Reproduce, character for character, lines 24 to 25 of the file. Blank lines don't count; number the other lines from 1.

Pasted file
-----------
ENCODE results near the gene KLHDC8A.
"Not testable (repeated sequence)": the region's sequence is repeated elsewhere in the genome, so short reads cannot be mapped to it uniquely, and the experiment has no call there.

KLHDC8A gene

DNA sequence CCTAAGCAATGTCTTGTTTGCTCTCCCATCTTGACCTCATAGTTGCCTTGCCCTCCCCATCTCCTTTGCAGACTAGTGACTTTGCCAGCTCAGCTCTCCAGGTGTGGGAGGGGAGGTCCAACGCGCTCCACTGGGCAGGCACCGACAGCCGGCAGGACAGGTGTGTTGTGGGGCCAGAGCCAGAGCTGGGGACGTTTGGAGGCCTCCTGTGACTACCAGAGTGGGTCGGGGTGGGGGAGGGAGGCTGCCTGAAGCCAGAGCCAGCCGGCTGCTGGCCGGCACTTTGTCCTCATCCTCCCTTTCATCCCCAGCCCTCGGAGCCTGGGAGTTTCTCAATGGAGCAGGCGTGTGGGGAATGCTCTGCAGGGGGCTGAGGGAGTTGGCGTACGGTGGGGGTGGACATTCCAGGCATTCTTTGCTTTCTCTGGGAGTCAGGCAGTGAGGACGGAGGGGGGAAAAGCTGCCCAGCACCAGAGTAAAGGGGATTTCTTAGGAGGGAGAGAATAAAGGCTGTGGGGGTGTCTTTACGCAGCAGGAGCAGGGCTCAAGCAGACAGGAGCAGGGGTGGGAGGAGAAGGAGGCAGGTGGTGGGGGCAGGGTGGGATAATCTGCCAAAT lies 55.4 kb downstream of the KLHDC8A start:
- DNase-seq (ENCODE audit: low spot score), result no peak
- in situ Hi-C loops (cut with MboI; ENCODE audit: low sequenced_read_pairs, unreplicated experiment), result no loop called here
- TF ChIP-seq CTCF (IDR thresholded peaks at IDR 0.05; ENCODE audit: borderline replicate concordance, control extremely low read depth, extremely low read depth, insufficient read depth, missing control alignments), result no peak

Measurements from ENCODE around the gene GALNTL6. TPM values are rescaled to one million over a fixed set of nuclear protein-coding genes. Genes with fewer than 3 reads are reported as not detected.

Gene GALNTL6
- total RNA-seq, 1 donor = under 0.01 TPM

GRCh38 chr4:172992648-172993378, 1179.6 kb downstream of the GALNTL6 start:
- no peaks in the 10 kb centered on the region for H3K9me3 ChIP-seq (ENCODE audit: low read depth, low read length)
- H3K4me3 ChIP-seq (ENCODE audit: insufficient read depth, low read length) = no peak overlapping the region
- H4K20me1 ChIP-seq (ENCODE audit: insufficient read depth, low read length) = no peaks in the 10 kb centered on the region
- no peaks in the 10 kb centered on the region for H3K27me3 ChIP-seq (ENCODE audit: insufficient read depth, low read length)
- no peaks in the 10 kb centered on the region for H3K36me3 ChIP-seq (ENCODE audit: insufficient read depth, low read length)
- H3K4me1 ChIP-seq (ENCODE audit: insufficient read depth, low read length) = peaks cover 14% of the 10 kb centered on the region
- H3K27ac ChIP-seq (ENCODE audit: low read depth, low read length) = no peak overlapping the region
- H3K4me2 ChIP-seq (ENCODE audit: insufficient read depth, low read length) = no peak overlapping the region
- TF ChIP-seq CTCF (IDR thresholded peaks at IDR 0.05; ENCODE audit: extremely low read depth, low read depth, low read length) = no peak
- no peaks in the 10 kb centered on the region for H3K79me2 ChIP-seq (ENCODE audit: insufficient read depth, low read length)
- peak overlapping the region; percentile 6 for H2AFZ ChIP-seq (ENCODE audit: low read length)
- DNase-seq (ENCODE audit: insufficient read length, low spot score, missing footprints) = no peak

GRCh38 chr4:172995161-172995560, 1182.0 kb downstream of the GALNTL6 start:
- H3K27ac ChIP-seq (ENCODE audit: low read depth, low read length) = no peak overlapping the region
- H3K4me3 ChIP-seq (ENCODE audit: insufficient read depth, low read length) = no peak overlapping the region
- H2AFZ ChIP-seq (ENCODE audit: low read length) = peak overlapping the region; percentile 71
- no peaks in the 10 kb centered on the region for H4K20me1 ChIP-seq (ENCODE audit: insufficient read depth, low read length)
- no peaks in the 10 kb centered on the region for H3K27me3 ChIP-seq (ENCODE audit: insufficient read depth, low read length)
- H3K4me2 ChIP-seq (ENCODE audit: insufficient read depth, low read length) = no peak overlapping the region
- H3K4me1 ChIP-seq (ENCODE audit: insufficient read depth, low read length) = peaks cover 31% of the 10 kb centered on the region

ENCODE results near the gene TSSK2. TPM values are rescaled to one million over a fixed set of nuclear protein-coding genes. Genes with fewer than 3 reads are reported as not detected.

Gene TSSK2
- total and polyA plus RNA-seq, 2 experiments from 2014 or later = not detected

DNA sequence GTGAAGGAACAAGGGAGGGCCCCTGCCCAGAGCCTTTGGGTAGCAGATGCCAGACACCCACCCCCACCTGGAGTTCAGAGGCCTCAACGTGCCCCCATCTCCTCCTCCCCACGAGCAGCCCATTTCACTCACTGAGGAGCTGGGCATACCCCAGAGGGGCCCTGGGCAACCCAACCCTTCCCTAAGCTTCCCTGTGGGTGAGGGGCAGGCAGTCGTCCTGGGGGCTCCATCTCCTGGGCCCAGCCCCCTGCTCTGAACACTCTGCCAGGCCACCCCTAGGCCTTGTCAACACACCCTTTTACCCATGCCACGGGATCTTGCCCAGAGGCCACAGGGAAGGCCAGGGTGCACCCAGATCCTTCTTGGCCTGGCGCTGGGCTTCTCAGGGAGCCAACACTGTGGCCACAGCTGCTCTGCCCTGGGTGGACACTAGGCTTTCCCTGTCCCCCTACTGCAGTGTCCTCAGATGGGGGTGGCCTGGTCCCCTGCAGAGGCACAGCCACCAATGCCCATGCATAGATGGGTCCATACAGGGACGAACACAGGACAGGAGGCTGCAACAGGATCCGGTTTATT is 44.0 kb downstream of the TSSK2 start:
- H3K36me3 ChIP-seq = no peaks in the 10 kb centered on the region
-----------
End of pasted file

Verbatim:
GRCh38 chr4:172995161-172995560, 1182.0 kb downstream of the GALNTL6 start:
- H3K27ac ChIP-seq (ENCODE audit: low read depth, low read length) = no peak overlapping the region